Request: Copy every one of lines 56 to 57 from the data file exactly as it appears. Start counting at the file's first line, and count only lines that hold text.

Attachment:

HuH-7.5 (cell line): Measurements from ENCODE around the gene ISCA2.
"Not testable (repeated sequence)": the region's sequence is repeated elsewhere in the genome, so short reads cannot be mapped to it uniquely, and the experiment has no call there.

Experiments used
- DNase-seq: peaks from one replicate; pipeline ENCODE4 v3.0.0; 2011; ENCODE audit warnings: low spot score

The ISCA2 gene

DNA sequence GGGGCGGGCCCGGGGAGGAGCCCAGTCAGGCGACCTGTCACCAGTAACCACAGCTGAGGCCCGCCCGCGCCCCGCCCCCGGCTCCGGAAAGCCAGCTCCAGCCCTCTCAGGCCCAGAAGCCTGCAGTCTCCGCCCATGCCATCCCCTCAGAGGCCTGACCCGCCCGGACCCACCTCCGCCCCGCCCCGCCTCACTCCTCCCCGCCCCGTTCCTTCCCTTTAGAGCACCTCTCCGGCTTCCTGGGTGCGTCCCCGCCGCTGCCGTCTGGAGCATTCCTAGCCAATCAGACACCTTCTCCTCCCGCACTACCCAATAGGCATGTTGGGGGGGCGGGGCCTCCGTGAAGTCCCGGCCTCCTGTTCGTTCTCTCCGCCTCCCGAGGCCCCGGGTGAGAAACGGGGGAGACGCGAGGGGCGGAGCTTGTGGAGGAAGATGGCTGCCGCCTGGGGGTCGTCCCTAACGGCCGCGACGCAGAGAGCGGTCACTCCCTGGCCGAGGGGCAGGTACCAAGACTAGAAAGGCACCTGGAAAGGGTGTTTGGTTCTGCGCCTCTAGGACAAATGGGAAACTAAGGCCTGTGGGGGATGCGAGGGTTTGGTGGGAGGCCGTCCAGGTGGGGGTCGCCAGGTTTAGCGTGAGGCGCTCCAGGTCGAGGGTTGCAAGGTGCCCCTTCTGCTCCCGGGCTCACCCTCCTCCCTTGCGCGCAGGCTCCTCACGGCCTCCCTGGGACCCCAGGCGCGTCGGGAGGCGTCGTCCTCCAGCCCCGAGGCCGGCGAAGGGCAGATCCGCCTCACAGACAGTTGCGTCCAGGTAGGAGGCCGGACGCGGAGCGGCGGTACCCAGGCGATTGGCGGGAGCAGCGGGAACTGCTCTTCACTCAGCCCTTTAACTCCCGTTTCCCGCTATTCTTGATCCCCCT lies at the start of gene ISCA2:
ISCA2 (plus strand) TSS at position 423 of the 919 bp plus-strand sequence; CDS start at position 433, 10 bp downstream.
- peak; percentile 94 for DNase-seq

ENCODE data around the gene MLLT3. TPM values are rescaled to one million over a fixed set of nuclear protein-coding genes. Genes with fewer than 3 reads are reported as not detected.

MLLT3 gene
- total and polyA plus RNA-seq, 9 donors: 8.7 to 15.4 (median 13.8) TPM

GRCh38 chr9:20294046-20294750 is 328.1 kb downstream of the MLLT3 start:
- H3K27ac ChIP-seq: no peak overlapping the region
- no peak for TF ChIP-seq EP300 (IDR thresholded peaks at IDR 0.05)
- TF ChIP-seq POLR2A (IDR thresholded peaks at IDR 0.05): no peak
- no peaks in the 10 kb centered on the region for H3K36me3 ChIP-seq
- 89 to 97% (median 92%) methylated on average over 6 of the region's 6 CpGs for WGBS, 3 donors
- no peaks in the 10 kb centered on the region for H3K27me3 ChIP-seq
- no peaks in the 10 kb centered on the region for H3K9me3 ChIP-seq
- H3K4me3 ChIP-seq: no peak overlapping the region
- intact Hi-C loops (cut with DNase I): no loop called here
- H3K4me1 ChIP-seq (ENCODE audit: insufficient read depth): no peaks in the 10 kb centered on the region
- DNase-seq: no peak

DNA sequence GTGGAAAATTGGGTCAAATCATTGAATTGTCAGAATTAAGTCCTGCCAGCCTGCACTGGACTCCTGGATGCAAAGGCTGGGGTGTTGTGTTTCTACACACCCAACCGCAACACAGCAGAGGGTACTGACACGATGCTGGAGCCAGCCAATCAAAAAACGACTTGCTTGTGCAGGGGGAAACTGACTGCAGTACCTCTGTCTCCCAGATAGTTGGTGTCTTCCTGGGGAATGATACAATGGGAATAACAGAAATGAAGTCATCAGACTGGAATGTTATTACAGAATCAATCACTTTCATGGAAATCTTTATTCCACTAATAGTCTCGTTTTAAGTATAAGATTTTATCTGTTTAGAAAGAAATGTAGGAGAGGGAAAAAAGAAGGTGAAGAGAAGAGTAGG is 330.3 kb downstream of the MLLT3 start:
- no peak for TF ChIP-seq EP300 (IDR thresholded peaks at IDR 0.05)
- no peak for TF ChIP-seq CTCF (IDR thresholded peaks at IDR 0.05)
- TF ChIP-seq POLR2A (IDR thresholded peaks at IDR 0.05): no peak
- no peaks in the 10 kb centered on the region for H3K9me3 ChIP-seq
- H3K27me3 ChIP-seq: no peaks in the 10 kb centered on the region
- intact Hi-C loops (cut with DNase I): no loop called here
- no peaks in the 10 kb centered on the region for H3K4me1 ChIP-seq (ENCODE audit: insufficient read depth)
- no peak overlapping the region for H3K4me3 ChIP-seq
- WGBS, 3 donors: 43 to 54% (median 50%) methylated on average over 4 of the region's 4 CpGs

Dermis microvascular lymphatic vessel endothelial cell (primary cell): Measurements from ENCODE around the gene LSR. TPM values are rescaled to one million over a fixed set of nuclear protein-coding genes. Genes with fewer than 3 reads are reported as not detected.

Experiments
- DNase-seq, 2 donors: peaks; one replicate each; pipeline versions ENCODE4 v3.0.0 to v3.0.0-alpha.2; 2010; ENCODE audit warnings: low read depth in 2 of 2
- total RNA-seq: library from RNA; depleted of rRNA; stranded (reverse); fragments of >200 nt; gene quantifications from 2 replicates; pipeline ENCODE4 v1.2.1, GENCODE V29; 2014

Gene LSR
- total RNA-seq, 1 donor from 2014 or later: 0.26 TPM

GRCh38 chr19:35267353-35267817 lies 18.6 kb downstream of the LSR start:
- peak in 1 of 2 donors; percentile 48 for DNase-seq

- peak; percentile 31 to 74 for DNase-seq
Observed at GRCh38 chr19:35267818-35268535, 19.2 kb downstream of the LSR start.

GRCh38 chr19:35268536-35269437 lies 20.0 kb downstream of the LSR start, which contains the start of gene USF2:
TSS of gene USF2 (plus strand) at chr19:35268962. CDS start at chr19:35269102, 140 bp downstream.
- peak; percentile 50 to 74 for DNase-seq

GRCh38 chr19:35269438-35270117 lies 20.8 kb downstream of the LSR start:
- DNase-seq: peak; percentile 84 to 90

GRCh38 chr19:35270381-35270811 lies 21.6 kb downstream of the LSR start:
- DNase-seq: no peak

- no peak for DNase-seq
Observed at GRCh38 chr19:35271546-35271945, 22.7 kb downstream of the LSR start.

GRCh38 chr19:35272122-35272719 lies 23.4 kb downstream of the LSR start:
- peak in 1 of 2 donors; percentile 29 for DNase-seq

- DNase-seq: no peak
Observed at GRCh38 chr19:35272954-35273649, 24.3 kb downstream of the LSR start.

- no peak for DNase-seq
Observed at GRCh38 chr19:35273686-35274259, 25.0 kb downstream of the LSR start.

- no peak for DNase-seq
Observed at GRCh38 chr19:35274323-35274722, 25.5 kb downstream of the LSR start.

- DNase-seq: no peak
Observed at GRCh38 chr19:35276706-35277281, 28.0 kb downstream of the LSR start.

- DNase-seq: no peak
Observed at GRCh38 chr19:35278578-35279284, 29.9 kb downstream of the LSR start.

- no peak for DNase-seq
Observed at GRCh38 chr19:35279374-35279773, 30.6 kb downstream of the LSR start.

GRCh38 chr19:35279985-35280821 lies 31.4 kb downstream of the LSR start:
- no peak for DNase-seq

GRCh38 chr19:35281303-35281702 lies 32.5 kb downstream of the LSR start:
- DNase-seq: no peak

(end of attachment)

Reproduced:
Observed at GRCh38 chr19:35272954-35273649, 24.3 kb downstream of the LSR start.

- no peak for DNase-seq